I cannot tell you how many pieces I’ve started writing for Alex Wilson over the years.

Granted, our journey together thus far hasn’t spanned eons and generations—I met him in the fall of 2014, when I was a sophomore and he was a first-year doctoral student and my trumpet TA—but since the very beginning, Alex has been a staunch believer in my composing and a fierce advocate for continuing my journey with my instrument. He was among the first of my teachers to tell me I could choose not to sound like everyone else (as long as I could play just as well). The imprints he’s left on my life, particularly my trumpet playing, have helped shape many of my artistic decisions and priorities. He’s the rare linchpin in my musical lineage that makes sure I remain whole; without his guidance at a critical time in my education, I’m not sure I’d still be playing the trumpet.

When people become that important in your life, and you’re a composer, you write them things. Or, at least, you try to. Alex has always been a bit of a special case. By the time I met him, he was already absolutely shredding the Paganini violin concerto, and as such, I spent bits and pieces of several years trying to write something that would be difficult enough to feel worth giving him. (He didn’t know this until reading these notes, but there are probably a half-dozen sketches and drafts floating around my apartment that have “for Alex” hastily scribbled at the top.) And although almost none of those scraps of music ever made it onto his music stand, he’s constantly encouraged and enabled me to write pieces that reveled in challenge. He commissioned Earthquake City and Storm Warning, both for his student ensembles, and he’s played on a healthy handful of my works at other points, so when we decided it was time to write him a solo piece, I knew I’d have to push myself. Hard.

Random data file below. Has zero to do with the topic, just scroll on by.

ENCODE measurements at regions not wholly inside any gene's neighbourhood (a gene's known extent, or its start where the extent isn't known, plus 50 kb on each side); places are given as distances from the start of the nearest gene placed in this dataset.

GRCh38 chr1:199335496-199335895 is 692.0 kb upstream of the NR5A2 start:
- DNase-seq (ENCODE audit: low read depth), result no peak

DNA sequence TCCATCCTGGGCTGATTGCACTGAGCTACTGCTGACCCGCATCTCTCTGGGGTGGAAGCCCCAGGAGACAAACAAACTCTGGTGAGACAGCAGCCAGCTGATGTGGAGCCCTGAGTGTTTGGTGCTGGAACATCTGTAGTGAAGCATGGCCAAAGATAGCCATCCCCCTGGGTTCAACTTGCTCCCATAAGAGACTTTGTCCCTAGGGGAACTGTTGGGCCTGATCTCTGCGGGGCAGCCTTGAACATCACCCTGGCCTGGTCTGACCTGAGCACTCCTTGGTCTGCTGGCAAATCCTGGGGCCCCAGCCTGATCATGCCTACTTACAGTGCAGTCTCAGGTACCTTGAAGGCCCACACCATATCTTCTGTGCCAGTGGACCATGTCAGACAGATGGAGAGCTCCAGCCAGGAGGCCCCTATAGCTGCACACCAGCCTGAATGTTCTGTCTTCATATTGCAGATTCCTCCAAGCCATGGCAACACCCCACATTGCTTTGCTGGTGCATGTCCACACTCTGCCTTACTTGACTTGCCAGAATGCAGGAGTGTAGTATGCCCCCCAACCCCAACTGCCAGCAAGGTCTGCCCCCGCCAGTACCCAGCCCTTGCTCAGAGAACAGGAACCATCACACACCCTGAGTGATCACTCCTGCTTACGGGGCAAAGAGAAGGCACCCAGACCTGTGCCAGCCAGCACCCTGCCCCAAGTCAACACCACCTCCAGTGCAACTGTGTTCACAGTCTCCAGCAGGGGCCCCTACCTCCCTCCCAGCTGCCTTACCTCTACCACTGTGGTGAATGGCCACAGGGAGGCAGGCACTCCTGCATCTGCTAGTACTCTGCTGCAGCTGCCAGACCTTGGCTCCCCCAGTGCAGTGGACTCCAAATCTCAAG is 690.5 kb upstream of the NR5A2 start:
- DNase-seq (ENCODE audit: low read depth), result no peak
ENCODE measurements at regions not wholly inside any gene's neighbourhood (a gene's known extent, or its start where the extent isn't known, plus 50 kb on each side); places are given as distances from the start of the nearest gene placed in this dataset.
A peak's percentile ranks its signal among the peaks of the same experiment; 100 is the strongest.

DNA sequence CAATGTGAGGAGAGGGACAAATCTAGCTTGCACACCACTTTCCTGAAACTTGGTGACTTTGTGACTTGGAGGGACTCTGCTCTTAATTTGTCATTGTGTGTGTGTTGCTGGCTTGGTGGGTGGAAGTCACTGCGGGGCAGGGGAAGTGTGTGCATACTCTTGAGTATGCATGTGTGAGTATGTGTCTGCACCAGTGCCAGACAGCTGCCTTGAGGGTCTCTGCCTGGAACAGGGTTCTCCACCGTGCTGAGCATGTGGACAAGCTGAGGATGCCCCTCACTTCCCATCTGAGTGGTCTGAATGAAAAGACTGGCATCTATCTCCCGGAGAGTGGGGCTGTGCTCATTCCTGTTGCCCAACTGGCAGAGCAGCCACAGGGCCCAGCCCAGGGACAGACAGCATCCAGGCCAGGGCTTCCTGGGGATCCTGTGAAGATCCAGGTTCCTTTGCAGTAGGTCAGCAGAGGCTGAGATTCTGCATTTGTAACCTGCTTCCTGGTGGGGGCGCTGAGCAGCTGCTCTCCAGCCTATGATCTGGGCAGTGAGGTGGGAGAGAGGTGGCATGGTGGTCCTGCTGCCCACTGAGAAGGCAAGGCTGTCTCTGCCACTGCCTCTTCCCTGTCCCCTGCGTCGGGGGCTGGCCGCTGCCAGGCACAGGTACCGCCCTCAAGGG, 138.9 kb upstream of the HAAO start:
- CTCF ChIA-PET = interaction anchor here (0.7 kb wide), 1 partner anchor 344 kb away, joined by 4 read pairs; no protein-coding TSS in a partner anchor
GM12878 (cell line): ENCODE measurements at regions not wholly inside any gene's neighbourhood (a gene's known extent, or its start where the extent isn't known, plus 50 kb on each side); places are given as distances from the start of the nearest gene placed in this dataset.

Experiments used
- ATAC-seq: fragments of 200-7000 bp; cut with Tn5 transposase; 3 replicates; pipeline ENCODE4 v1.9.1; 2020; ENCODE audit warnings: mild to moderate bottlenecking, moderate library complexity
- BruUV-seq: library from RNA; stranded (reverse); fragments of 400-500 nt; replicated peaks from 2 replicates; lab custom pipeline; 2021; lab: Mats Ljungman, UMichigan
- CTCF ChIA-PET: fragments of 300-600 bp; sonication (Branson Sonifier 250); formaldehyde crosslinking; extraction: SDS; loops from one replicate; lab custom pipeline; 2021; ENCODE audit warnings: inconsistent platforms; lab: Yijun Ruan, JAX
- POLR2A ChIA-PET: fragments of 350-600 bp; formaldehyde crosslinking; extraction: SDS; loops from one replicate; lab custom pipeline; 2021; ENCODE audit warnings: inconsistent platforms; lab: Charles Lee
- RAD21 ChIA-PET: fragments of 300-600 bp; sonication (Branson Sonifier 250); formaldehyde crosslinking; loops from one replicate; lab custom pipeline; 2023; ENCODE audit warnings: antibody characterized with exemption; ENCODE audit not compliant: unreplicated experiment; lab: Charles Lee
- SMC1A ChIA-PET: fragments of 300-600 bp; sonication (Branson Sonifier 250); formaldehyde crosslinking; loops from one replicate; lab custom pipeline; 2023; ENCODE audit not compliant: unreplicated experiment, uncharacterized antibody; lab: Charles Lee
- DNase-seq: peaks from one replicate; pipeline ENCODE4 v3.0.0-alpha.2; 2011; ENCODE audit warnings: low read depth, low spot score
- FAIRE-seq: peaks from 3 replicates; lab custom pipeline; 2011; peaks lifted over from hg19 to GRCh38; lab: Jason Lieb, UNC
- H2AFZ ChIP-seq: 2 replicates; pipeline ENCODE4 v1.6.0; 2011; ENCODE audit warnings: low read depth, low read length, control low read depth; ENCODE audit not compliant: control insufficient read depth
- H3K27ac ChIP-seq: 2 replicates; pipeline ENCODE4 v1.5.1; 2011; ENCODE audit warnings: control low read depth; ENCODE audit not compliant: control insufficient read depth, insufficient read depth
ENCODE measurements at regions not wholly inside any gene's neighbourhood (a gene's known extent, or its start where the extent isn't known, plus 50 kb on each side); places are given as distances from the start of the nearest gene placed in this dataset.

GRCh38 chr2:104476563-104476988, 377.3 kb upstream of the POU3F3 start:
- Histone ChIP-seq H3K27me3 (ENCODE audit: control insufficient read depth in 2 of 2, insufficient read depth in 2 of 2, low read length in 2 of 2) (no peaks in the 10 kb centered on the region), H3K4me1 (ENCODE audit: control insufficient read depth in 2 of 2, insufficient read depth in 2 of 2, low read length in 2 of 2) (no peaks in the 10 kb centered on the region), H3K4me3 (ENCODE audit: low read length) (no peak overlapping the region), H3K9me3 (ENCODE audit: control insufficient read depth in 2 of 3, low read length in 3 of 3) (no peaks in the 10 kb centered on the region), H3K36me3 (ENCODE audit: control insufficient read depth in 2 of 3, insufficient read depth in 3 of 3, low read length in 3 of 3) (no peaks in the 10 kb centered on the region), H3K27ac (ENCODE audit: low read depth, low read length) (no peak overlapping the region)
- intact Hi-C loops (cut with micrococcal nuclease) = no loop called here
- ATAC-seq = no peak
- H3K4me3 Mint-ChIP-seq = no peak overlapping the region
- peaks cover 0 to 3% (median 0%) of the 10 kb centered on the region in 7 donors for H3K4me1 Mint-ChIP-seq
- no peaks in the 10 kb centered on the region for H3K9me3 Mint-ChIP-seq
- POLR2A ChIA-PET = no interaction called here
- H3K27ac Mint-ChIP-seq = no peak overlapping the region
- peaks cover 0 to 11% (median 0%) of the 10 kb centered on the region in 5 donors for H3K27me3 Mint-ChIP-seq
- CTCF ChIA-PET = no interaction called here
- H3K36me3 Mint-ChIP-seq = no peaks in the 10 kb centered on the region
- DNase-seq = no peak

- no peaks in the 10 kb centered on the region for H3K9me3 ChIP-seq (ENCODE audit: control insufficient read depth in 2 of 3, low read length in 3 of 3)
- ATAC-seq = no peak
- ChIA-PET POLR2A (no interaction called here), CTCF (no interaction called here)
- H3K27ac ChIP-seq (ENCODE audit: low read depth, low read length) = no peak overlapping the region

Helios isn’t the end-all, be-all piece I’m going to write Alex someday, but it’s a significant step in that direction. The work charts the course of the day: the first two minutes or so chronicle the sleepy beginnings of the dawn; midday arrives with a chorus of shrill sounds; dusk is ushered in by a subtle chorus of synths. The piece circles back around, at the end, to material reminiscent once more of the dawn, and the cycle begins again. The trumpet lines emerge from and disappear back into the tape track, crafting a symbiosis between soloist and accompaniment I dearly love but so rarely get to see in performance. If you, dear reader, are taking this on and you’re anyone other than Alex, you’ve got big shoes to fill. There’s good news, though: I believe in you, and so does he. Take the reins and run with it.